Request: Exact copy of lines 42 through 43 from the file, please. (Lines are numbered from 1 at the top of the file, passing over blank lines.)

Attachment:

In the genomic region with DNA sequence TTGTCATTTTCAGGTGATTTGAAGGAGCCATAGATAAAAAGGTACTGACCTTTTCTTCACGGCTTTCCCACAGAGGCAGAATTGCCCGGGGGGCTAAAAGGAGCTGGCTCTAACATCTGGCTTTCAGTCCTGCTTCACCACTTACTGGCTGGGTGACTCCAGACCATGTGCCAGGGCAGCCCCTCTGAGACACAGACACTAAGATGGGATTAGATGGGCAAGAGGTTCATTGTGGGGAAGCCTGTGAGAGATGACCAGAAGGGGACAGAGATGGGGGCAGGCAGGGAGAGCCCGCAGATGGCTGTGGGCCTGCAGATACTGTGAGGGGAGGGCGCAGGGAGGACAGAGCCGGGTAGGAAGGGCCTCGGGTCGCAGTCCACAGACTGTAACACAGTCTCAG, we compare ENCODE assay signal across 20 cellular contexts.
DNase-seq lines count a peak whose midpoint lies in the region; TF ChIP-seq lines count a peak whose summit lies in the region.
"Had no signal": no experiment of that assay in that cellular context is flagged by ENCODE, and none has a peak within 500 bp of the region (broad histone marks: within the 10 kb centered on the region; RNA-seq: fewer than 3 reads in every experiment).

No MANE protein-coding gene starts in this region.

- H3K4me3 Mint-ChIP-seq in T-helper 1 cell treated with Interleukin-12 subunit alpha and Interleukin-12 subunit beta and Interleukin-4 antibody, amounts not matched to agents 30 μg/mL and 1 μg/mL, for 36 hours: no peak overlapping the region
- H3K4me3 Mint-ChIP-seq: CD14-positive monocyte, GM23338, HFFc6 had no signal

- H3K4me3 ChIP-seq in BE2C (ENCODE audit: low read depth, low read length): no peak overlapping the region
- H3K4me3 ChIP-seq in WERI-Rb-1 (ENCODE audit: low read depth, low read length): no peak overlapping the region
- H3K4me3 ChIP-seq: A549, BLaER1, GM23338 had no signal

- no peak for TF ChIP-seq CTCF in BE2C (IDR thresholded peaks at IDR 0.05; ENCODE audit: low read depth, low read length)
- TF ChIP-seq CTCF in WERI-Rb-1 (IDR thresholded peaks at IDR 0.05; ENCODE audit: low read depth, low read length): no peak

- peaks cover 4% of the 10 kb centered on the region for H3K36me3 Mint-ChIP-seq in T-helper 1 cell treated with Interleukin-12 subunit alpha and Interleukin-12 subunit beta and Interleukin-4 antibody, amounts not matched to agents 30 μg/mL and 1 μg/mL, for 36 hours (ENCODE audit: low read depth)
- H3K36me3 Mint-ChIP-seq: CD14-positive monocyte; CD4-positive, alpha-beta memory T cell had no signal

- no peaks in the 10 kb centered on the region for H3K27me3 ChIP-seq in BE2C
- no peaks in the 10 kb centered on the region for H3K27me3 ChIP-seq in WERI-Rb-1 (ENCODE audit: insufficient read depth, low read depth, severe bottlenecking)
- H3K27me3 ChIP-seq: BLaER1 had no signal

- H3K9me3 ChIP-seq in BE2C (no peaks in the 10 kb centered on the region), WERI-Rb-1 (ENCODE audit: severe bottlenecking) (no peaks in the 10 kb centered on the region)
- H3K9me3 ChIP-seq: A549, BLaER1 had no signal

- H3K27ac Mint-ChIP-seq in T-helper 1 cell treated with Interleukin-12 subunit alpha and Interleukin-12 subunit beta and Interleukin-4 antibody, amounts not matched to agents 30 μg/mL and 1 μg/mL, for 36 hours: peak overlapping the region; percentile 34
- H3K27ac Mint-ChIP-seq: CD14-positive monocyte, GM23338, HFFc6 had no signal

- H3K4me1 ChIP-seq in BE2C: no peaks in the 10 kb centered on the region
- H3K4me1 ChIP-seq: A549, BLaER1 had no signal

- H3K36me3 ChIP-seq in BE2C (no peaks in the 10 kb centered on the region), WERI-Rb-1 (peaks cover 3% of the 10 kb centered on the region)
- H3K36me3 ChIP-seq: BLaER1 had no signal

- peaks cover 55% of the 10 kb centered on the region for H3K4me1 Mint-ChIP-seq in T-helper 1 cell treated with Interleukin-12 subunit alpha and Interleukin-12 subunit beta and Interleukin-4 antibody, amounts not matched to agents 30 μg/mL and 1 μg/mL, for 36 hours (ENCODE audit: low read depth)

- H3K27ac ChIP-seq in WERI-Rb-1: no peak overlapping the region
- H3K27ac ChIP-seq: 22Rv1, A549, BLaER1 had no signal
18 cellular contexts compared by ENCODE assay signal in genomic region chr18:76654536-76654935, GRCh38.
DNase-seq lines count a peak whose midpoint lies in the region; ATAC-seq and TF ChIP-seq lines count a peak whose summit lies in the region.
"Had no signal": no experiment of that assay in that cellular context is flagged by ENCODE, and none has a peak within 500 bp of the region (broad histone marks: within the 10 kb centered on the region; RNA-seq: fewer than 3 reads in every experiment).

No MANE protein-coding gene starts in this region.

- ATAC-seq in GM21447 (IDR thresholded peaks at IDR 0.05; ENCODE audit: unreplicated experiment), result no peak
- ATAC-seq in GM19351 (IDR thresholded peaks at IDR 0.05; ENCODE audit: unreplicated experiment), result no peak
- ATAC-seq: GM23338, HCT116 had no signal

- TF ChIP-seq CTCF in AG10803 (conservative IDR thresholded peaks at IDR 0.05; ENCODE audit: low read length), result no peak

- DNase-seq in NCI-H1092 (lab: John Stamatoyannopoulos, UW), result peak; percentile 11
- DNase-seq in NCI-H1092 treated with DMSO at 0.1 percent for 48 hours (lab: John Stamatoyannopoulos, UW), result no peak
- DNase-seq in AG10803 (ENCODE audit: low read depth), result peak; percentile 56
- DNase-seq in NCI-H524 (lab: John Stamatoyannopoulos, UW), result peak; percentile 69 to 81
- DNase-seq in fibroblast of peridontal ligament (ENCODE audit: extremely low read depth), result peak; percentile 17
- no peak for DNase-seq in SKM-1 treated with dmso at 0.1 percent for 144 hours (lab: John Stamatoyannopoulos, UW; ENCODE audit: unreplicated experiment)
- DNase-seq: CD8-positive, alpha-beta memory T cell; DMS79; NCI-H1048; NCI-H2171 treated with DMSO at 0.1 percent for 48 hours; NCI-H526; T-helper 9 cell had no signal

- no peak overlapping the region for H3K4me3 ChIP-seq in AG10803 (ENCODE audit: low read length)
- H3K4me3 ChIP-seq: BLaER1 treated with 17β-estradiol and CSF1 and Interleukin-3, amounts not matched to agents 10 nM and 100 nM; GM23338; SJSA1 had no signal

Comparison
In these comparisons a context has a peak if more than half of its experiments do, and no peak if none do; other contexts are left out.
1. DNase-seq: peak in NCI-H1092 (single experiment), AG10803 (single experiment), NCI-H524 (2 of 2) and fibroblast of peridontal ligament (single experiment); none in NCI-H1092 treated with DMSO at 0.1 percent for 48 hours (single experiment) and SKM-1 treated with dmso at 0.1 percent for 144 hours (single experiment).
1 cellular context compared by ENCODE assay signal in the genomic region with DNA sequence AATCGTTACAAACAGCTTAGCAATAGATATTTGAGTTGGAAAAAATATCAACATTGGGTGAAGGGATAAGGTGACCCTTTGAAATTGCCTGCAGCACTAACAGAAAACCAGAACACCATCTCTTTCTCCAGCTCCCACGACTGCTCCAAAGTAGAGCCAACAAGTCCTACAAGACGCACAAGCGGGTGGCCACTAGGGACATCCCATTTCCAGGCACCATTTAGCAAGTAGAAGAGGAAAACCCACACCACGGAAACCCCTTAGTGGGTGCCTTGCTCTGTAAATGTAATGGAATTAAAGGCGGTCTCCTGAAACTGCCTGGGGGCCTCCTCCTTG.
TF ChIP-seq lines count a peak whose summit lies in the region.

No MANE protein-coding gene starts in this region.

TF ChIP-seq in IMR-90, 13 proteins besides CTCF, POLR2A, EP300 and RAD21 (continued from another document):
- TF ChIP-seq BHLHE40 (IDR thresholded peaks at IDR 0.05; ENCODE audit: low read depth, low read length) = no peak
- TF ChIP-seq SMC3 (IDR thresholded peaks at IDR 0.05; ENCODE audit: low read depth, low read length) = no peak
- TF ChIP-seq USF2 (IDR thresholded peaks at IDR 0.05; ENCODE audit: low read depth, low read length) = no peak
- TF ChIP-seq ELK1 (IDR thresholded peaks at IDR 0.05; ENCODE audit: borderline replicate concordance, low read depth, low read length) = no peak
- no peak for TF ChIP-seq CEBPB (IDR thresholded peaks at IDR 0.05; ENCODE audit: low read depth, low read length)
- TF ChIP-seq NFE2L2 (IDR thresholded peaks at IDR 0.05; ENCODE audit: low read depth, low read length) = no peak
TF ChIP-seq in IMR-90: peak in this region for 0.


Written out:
- DNase-seq: CD8-positive, alpha-beta memory T cell; DMS79; NCI-H1048; NCI-H2171 treated with DMSO at 0.1 percent for 48 hours; NCI-H526; T-helper 9 cell had no signal

- no peak overlapping the region for H3K4me3 ChIP-seq in AG10803 (ENCODE audit: low read length)